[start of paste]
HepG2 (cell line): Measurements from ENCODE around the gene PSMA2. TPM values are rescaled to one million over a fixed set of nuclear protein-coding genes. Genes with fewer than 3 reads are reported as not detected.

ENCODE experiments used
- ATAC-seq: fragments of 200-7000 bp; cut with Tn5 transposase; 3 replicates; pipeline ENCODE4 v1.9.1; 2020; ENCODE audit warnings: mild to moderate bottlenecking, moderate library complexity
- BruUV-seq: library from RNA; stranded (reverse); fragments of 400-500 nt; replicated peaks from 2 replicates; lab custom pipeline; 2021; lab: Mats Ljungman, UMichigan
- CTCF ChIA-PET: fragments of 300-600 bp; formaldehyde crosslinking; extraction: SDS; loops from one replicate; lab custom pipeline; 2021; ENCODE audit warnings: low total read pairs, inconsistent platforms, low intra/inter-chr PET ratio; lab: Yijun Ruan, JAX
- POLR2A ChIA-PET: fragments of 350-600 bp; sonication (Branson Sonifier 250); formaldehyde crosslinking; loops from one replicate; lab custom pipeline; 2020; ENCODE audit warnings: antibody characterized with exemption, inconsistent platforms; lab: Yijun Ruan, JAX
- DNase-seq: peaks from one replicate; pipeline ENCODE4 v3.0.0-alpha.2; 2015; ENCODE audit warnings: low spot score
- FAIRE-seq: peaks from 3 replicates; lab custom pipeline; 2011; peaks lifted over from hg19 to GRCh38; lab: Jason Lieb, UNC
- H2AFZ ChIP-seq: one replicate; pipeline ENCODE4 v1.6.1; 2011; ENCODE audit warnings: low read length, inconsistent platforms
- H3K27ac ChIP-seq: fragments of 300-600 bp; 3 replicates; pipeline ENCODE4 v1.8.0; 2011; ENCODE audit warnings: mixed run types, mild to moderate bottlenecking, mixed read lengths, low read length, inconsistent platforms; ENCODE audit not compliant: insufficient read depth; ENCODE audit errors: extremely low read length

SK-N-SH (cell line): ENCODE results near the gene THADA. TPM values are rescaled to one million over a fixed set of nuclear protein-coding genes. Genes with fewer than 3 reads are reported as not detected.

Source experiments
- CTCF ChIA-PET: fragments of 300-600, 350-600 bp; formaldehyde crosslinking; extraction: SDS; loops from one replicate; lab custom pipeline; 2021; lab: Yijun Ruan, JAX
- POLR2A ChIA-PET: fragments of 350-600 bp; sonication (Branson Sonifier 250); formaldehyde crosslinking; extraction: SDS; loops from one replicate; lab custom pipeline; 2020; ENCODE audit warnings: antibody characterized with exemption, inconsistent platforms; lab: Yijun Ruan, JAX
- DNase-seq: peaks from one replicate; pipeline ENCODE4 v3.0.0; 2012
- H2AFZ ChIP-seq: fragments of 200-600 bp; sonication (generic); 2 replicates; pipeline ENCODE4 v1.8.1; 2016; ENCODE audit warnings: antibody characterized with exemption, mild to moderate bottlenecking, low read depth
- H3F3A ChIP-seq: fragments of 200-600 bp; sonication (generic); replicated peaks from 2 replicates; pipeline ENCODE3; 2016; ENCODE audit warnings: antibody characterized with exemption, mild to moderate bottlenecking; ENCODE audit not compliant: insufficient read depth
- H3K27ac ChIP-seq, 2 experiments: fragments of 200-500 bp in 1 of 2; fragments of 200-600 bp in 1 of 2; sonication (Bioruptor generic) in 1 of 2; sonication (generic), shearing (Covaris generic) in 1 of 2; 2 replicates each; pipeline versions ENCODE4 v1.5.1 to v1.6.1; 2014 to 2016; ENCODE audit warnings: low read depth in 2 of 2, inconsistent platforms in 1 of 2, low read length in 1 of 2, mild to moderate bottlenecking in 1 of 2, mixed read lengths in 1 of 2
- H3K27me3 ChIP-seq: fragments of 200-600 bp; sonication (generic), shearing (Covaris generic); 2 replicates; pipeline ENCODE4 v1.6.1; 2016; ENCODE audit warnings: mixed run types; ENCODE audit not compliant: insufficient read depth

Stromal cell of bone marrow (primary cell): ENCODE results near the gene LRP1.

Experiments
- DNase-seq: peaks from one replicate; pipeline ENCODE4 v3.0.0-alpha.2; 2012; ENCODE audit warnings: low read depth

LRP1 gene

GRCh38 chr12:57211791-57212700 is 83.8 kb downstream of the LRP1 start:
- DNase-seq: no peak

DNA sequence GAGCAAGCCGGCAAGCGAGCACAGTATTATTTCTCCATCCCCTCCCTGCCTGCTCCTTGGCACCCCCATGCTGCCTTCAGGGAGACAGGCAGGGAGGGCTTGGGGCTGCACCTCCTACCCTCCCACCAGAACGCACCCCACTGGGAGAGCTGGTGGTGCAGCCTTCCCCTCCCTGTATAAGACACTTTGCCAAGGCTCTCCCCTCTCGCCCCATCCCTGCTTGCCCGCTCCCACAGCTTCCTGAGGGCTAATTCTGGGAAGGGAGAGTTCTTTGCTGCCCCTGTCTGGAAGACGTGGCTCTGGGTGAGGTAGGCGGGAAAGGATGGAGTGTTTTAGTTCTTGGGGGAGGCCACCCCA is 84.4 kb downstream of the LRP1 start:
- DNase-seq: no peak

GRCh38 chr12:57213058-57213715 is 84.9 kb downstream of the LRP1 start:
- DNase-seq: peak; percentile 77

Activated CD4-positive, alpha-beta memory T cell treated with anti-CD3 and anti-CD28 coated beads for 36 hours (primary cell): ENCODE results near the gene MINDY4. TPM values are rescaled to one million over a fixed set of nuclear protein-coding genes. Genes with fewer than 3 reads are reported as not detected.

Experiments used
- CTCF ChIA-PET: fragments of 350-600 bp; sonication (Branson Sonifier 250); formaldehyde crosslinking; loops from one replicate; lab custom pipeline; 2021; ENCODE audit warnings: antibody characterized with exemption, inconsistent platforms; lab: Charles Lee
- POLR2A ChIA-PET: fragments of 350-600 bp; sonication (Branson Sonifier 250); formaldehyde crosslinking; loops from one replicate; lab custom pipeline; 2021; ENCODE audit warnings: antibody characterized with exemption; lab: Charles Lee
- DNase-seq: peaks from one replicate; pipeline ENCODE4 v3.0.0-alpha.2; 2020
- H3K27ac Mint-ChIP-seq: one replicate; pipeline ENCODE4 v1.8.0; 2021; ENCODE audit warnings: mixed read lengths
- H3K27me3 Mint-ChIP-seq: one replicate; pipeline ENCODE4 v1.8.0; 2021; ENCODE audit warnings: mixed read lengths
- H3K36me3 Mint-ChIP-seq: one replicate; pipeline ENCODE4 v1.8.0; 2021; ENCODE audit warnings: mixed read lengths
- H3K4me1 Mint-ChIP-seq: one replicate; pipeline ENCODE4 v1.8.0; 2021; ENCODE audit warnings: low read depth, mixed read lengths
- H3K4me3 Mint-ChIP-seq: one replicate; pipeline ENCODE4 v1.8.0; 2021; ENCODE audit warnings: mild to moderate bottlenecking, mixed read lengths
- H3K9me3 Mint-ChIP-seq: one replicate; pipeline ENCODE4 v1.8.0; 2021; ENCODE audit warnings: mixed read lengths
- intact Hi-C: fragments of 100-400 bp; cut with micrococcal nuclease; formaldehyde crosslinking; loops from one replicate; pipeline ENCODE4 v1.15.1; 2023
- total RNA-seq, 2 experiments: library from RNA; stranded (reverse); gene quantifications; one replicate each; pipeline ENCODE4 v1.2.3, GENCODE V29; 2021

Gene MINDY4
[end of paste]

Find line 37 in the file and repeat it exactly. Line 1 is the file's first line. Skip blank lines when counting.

- H3K36me3 Mint-ChIP-seq: one replicate; pipeline ENCODE4 v1.8.0; 2021; ENCODE audit warnings: mixed read lengths